It’s interesting — as you note — that they share many of the same hymns. When I was interviewing a guy who was raised FLDS (for my novel), I asked him about shared hymns, and he mentioned “We Thank Thee oh God for a Prophet.” This was before a lot of the scandal with Warren Jeffs, but it’s interesting to note that while some kids are singing this song and thinking of Gordon B. Hinkley, there are others who are singing it (just as gratefully) about Warren Jeffs…..

  2. Yes, and the Grantite faction suffers from similar attacks by Christianists who would like to deny the Christian label from us.

    The Marxist Antonio Gramsci wrote about the importance of words. Whoever has the ability to define the terminology will win every subsequent conflict. Even if you loose, you loose on your terms and how bad can that be?

    By the way, the neocons all read and apply Gramsci, even though he was a Marxist. I guess that is not too surprising given that the earliest neocons where Trokyites from the Brooklyn.

  3. Yes, the neocons love wordsmithing. They know that “war on terror” would win more votes than “war on Iraq.” They knew that “climate change” was less alarming than “global warming.”

    By the same token, LDS wordsmithers want us to think that “family” and “family values” should never include homosexuals. And every time a church policy gets called homophobic, a church spokesperson will dance around that word, throwing every euphemism at it he can to distract us from thinking that the church supports hate doctrine.

    It works on people who don’t want to think further than the “word,” and it inflames people who know what the “word” is hiding.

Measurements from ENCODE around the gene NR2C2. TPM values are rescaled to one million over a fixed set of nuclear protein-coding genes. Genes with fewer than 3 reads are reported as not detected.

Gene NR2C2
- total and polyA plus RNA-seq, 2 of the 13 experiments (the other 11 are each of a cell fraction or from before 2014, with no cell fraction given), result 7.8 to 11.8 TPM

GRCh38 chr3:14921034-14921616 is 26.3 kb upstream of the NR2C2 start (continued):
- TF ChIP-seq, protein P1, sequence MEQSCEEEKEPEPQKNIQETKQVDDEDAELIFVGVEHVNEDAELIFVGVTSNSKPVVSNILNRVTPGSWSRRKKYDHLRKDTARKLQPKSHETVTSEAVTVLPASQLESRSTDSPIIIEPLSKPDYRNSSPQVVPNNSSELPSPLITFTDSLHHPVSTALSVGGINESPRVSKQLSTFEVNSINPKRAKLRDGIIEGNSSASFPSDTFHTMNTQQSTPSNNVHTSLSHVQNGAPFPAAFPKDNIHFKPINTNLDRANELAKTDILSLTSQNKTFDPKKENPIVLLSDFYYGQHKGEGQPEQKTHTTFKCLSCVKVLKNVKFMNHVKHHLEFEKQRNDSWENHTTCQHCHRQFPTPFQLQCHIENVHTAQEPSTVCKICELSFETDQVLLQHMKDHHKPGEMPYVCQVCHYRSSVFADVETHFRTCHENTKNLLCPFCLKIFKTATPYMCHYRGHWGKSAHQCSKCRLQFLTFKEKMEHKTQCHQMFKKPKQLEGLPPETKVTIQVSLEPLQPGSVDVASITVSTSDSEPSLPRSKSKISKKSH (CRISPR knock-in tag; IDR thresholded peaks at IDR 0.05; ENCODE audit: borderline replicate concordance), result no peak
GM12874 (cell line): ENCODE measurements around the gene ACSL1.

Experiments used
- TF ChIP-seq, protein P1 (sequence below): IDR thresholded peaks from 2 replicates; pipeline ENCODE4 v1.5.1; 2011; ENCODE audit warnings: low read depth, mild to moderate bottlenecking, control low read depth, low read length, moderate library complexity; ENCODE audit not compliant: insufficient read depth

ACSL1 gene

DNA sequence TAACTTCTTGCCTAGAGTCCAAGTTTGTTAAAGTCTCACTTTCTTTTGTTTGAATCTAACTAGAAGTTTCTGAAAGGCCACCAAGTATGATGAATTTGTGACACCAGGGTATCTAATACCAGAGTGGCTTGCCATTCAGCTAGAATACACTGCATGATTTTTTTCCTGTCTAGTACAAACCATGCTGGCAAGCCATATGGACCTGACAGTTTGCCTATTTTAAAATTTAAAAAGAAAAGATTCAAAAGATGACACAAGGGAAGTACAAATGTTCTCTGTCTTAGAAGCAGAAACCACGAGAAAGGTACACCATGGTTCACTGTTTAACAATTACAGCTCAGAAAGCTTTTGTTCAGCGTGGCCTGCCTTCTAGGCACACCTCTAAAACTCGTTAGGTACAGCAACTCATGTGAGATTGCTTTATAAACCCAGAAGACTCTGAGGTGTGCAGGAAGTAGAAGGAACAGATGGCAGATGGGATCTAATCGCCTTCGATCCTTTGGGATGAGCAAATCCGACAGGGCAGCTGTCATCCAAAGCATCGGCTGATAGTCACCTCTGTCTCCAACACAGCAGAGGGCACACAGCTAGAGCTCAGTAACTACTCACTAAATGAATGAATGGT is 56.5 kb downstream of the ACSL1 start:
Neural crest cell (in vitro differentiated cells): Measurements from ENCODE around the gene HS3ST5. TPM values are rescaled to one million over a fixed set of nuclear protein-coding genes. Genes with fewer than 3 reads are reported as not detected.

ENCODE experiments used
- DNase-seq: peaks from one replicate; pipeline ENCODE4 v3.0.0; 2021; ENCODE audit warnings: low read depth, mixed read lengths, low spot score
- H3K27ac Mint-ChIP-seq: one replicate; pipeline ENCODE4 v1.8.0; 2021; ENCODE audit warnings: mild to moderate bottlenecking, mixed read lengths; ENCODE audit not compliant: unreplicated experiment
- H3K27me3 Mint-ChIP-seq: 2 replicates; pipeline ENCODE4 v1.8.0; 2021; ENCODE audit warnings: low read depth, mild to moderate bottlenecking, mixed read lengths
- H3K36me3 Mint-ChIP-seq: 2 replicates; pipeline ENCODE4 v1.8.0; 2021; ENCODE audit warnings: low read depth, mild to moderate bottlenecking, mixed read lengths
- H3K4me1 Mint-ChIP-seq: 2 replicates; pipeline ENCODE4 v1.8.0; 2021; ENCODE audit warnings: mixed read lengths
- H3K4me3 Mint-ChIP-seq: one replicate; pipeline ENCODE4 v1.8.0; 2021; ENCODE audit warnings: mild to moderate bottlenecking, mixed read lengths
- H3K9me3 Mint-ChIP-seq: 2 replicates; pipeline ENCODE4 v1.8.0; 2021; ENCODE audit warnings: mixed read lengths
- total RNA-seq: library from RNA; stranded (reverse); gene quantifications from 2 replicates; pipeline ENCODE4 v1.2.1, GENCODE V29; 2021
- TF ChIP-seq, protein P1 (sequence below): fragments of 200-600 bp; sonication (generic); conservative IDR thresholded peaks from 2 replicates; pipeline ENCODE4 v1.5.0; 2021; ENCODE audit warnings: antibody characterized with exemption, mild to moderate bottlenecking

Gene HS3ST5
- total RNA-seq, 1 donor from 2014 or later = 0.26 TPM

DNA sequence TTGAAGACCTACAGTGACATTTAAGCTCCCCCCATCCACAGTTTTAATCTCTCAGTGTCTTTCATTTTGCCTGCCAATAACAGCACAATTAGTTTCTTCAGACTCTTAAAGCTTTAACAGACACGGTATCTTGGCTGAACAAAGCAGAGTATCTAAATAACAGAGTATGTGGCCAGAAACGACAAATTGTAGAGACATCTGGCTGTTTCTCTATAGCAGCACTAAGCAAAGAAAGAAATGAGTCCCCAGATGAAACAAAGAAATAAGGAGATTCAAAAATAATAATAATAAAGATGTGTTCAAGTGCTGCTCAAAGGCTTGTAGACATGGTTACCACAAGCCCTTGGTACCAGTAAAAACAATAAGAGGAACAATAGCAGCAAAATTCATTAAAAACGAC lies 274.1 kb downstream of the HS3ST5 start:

She/he who has the power to name or define something, has the power.

  4. chanson – thanks – it does seem very odd. That section of your novel was very interesting – specifically the idea of one part of an extended family (mainstream LDS) denying the other part of the extended family (Fundamentalist LDS) even existed – or at least refused to associate with them.

    Hellmut – I’m not familiar with the Grantite faction?

    I don’t know if I should find it reassuring that the neocons pick and choose which ideas to follow.

    Phoebe – that’s precisely what I’m talking about. I think more and more people realize what exactly is being referred to as “family values”. I can only hope that particularly with the ’08 election – some LDS values will be in the spotlight.

  5. As I read this and appreciate the thread…
    This come over NPR:
    http://www.npr.org/templates/story/story.php?storyId=15483219

    Purely a coincidence, ‘I’m SURE’

    Will Mormonism survive the www, more critical/thinking & inquiry, if not greater ‘sophistication’ in the (US) population?
    Skeptics are telling us that conversions to LDS are stagnant, may be declining in attendance… It seems (if u believe this) Church hopes for growth/survival are being pegged to member births (BIC).

    I loved the msg about naming; IMHO, mormons tend to be overly specific & legalistic.

  6. The Grantites are today’s LDS Church. First the Brighamites left for Utah. The Brighamites then split into polygamists and pragmatic monogamists. The latter were led by Heber Grant, hence the Grantites.